Seven’s cricket coverage helps it win ratings week

The second international test between Australia and India as well as various Big Bash matches helped Seven to win the ratings week with a 20.9% primary channel share and a 31.5% share for the network.

The audience share win, however, wasn’t quite as high as Seven had been spruiking earlier in the year. 

When the network won the broadcasting rights to the cricket from incumbents Nine and Ten, it said it aimed to command 40% of the audience – including women, those aged 25 to 54, grocery buyers and total people.

“It’s a big number. It’s total domination, certainly through that December and January period and it’s not just through the male demographic,” said Seven’s chief revenue officer Kurt Burnette back in July.

Seven’s primary channel had a winning 20.3% share in people aged 25 to 54 (32.7% for the network), 23.4% in 16-39s and 21.4% for those classified as ‘grocery buyers with child’.

Despite the slightly-lower-than-anticipated shares brought on by the cricket, Seven still managed to dominate the top programs list for the week.

Seven’s news program last Sunday night had 940,000 metro viewers (and 1.421m nationally), making it the most-watched program of the week. The third session of day four of the Australia and India test cricket match was next up, with 872,000 metro viewers (1.294m nationally).

Nine placed second for the week with a 17.8% share for its primary channel and 27.5% share for the network. Its most-watched program for the week was also its Sunday night news offering with 827,000 metro viewers (1.087m nationally).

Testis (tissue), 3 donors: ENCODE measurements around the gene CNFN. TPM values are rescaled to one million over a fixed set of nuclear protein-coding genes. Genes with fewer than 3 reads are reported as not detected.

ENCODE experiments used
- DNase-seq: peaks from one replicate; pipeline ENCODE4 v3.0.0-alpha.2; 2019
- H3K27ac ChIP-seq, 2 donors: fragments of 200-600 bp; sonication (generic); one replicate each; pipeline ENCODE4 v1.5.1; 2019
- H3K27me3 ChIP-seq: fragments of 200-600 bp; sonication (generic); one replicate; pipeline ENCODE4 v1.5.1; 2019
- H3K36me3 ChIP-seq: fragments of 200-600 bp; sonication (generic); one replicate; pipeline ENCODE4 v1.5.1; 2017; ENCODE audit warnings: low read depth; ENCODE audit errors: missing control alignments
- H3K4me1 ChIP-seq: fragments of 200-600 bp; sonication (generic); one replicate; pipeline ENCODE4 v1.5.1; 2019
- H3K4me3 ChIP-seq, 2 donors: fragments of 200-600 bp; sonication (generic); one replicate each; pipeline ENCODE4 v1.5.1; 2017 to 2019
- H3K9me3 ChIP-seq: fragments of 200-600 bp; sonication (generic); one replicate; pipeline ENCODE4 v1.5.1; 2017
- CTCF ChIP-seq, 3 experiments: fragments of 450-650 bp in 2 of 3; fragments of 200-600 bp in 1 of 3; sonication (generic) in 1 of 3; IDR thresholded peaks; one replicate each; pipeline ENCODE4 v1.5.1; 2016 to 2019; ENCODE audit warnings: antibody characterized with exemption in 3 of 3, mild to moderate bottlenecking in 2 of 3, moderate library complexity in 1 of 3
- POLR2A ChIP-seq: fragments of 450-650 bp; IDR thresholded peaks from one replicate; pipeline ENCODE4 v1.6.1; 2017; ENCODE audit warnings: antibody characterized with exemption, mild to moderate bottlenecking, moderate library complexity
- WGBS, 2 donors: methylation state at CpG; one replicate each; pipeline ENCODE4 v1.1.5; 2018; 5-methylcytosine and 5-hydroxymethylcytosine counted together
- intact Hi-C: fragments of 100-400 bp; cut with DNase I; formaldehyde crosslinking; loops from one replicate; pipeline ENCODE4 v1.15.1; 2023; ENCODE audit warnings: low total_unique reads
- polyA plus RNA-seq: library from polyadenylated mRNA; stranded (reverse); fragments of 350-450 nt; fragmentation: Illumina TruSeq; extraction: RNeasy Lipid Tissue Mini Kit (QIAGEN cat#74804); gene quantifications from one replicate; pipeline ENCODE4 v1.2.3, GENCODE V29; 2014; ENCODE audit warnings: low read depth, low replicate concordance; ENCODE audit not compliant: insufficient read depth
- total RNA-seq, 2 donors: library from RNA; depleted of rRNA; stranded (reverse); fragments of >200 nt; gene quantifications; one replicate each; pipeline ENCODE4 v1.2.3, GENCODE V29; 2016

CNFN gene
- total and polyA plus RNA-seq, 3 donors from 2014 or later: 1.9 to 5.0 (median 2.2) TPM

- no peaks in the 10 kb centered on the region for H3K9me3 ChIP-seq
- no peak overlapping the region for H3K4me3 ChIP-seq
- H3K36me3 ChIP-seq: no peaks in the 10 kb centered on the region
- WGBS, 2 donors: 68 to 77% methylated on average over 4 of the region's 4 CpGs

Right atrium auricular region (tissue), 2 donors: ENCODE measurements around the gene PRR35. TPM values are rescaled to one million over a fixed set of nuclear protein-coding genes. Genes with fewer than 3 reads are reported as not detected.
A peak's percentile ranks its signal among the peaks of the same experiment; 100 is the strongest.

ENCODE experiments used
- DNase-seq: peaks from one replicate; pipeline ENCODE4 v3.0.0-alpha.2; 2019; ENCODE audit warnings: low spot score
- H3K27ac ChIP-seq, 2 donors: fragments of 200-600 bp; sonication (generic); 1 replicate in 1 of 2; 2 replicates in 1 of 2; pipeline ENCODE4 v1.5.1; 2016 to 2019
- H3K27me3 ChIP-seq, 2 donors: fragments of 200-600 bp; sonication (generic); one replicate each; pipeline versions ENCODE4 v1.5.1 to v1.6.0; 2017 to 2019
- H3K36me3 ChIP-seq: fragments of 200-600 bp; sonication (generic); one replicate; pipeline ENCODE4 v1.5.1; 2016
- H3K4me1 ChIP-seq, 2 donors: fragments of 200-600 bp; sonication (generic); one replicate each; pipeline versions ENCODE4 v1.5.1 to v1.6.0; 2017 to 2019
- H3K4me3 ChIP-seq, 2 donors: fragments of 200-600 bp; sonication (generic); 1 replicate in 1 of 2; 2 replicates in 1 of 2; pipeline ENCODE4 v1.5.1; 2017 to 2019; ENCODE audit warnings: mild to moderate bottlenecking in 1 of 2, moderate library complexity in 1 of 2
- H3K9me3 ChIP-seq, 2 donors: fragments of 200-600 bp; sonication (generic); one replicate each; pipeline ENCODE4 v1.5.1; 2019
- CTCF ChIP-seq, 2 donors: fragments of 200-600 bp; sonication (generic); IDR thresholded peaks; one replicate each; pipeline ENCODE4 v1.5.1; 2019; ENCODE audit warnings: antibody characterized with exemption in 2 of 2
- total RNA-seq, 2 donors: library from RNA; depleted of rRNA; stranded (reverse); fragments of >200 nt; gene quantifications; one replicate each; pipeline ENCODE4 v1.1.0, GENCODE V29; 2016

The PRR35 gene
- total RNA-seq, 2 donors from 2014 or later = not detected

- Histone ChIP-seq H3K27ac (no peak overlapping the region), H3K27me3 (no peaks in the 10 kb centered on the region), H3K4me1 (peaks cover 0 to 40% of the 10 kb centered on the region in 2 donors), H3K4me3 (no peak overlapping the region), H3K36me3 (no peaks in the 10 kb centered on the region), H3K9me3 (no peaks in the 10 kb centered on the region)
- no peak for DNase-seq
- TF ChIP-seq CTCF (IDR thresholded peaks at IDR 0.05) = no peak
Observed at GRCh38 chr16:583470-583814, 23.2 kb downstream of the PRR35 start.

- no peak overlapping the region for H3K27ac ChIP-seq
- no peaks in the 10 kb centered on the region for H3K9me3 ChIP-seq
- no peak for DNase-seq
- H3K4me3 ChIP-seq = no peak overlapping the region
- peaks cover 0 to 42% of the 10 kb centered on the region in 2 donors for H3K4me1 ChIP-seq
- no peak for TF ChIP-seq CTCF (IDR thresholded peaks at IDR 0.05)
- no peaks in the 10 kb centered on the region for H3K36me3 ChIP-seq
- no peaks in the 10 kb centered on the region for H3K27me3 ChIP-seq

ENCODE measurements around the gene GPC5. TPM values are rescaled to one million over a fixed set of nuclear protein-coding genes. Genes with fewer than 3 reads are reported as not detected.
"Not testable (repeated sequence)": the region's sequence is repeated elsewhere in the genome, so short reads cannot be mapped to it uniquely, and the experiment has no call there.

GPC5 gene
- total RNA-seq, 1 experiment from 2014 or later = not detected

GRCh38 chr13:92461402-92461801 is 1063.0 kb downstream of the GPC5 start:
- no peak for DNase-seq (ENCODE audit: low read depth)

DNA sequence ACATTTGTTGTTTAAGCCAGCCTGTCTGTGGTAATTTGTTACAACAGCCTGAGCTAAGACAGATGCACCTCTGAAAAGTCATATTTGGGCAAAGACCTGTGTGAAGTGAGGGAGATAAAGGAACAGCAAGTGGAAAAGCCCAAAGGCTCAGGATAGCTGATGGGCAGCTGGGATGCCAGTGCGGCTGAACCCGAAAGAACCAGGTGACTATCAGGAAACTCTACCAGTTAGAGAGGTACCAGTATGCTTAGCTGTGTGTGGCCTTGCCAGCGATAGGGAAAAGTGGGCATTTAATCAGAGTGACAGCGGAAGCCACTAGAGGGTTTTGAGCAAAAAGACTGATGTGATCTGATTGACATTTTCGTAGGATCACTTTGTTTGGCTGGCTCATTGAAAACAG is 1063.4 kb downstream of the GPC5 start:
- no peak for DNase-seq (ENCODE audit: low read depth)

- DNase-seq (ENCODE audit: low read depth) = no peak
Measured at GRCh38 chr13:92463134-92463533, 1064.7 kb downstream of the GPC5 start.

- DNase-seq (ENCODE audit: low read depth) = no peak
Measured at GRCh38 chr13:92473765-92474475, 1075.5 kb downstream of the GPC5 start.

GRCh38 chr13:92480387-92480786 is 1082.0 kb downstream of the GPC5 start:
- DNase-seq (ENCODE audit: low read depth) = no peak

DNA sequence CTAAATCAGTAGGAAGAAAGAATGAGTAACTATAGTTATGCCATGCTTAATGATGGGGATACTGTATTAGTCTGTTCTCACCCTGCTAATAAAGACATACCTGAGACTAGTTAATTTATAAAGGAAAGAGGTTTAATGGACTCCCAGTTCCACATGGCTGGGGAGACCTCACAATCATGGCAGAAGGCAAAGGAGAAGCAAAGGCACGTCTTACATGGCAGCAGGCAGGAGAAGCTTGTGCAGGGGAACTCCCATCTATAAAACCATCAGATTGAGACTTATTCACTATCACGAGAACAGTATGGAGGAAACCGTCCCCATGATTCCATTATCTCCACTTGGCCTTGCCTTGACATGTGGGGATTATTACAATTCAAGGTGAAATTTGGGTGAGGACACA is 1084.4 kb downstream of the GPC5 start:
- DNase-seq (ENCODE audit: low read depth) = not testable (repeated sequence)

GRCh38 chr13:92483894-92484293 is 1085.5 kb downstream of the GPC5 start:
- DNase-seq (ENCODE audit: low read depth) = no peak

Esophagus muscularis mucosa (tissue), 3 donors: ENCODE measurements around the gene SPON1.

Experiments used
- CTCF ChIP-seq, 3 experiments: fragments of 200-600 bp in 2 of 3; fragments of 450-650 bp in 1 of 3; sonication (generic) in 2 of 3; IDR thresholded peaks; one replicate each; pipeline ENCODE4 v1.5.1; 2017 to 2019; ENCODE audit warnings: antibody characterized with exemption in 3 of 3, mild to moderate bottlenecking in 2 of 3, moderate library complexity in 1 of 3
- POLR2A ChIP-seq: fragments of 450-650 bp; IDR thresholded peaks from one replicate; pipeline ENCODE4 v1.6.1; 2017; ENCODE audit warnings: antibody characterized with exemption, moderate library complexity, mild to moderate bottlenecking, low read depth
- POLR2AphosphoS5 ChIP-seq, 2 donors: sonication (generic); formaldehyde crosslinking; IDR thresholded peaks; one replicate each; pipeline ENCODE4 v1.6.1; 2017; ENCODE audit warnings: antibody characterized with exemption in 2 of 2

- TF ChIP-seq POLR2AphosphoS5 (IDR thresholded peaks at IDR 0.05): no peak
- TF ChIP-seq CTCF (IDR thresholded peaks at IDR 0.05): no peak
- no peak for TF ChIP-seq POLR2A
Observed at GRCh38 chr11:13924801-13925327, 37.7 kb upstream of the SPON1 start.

The ABC – which placed third for the week with a 12.9% audience share (18.2% network) – found success with Back Roads. The show was the ABC’s most-watched for the week, attracting 610,000 metro viewers (947,000 nationally).

Ten had a low-rating week, attracting just 8.5% of the total people audience for its primary channel and 14.7% for the network.

The third commercial network aims to attract a younger demographic – rather than focussing on ‘total people’ – and secured 10.6% of those aged 25 to 54 for its primary channel (behind Seven’s 20.3% and Nine’s 18.8%, but ahead of the older-skewing ABC’s 7.5%).

Ten had 9.3% of those aged 16 to 39, also behind Seven’s 23.4% and Nine’s 16.9%.

SBS’ primary channel share in total people was 4.9% and the network had 8.1%.

The graphs and charts below are provided by Nine and are built off OzTAM data. They exclude data for ABC and SBS. 


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